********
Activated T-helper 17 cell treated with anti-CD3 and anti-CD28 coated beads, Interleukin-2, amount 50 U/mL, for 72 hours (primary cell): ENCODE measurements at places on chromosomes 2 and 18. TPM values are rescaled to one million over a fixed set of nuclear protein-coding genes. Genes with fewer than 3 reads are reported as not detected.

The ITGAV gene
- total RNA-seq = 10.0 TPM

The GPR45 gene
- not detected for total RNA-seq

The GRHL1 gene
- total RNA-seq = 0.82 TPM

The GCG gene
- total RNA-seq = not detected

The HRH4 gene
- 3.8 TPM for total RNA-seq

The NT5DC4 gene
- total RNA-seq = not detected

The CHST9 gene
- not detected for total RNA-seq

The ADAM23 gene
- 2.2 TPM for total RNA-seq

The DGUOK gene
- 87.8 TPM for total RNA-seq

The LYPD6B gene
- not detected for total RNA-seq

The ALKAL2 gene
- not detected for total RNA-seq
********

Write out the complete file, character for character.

Activated T-helper 17 cell treated with anti-CD3 and anti-CD28 coated beads, Interleukin-2, amount 50 U/mL, for 72 hours (primary cell): ENCODE measurements at places on chromosomes 2 and 18. TPM values are rescaled to one million over a fixed set of nuclear protein-coding genes. Genes with fewer than 3 reads are reported as not detected.

The ITGAV gene
- total RNA-seq = 10.0 TPM

The GPR45 gene
- not detected for total RNA-seq

The GRHL1 gene
- total RNA-seq = 0.82 TPM

The GCG gene
- total RNA-seq = not detected

The HRH4 gene
- 3.8 TPM for total RNA-seq

The NT5DC4 gene
- total RNA-seq = not detected

The CHST9 gene
- not detected for total RNA-seq

The ADAM23 gene
- 2.2 TPM for total RNA-seq

The DGUOK gene
- 87.8 TPM for total RNA-seq

The LYPD6B gene
- not detected for total RNA-seq

The ALKAL2 gene
- not detected for total RNA-seq